The writing has been on the wall for a little while now, but here’s the final word: Universal doesn’t want to risk coin on three movies and two connecting TV arcs based on Stephen King‘s The Dark Tower. Imagine Entertainment wants a commitment for more than one film, which is all Universal was willing to sign off on. So the Universal chapter of this story is over. The studio has passed on the project, leaving Ron Howard, Akiva Goldsman and Brian Grazer holding a script, the possible lingering willingness of Javier Bardem to play the lead role, and some big hopes. Read More »


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On his latest film Cowboys and Aliens, director Jon Favreau has decided to take the EPK interviews into his own hands and record conversations with the cast and crew.  I love that Favreau is doing this, my only complaint is that I wish he would release the interview in long form, not broken up into highlight clips. A couple weeks back we posted Favreau’s sit-down interview with the film’s co-star Harrison Ford.  Today we bring you Favreau’s sitdown with producers Steven Spielberg, Ron Howard and Brian Grazer. Hit the jump to watch the video clips now.

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Whatever you think of the grand career sweep of the creative team, Imagine Entertainment and, in particular, Ron Howard, Brian Grazer and Akiva Goldsman are trying something pretty outrageous with their adaptation of Stephen King‘s novel series The Dark Tower. Set to span three films and two limited TV series, with an offshoot game or two to add additional flavor, there’s nothing quite like it on the drawing boards anywhere else.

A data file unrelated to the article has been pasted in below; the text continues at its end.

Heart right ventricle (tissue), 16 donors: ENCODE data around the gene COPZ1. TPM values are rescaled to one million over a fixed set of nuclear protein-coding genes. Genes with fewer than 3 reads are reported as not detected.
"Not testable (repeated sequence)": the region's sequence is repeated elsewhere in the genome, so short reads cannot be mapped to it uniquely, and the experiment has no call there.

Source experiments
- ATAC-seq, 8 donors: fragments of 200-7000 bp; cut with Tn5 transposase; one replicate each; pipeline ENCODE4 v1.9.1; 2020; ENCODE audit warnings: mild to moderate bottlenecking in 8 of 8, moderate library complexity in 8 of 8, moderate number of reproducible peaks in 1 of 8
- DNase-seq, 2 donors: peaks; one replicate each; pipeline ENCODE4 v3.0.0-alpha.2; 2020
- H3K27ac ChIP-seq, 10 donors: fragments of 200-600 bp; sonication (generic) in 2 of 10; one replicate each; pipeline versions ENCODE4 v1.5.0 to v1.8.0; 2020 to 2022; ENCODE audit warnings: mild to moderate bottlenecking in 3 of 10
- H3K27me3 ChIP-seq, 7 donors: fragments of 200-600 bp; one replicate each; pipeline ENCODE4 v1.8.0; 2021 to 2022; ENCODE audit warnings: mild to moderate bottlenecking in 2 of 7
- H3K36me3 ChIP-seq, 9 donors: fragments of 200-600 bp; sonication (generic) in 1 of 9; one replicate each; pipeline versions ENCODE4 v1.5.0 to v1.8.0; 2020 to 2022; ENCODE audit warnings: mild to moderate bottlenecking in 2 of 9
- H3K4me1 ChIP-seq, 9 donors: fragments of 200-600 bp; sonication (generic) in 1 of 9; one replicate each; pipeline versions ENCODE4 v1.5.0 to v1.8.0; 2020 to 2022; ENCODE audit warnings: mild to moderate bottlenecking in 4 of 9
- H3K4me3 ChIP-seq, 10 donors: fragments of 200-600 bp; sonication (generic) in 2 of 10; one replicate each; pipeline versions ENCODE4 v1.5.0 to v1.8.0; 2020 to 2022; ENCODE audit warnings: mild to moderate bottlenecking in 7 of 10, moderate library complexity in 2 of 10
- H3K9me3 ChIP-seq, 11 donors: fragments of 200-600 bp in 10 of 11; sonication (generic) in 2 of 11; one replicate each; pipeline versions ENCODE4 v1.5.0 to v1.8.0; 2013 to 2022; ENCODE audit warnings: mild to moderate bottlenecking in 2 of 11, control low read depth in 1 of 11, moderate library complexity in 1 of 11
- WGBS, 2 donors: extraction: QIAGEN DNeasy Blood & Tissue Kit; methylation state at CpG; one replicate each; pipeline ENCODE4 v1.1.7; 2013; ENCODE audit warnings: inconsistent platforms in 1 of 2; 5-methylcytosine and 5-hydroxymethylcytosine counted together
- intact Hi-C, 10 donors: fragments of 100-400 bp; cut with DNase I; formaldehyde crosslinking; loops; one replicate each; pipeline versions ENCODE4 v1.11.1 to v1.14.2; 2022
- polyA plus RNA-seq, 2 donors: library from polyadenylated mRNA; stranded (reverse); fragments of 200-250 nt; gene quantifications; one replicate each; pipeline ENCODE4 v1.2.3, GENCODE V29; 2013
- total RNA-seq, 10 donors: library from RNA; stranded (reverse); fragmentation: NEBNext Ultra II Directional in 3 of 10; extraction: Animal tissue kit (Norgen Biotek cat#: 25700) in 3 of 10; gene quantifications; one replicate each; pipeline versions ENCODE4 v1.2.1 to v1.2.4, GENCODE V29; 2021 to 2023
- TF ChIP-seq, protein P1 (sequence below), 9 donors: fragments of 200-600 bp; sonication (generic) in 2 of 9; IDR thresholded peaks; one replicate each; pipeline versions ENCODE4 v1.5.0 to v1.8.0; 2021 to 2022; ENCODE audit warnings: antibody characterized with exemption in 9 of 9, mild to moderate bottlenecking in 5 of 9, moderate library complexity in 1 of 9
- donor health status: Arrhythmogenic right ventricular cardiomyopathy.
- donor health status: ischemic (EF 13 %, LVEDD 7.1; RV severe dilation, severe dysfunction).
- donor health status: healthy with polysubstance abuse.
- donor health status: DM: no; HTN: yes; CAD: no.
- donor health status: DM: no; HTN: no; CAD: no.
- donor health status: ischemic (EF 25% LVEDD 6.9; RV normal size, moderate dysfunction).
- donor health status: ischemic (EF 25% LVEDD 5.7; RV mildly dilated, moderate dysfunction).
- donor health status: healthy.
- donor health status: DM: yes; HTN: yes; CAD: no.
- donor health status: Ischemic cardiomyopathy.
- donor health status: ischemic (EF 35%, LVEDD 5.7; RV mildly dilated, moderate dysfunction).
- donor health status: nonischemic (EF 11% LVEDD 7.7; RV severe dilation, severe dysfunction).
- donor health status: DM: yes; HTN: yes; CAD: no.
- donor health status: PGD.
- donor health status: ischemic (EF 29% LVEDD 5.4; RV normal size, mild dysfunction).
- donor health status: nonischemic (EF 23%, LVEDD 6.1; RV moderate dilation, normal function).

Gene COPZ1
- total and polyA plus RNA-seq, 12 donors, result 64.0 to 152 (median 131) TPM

Javier Bardem is provisionally cast as the Gunslinger, Roland Deschain, but Universal wanted a bit of a budget reduction, and the schedule was pushed back. We’re still waiting to see the studio flash the green light for The Dark Tower, but in the meantime Ron Howard and Brian Grazer clarify where the project stands. Read More »

Universal won’t pass on the massive Ron Howard and Akiva Goldsman adaptation of Stephen King‘s series The Dark Tower, but the studio is making some changes before it writes a check. We recently heard that the project, which is mean to come to life as three feature films and a couple of TV arcs, might be shelved at Universal and offered up to other studio homes. Universal doesn’t want to let it go — understandable, as there is nothing execs like less than seeing projects they pass over do well somewhere else — but is asking for a new look at the budget, and has pushed the start date for the first film back from this fall to some time next year. Will that mean The Dark Tower loses Javier Bardem as the lead? Read More »

UPDATE: Bad news. Deadline is now reporting that pre-production staff on The Dark Tower has been put on hiatus as the budget issues are worked out. Read more after the jump.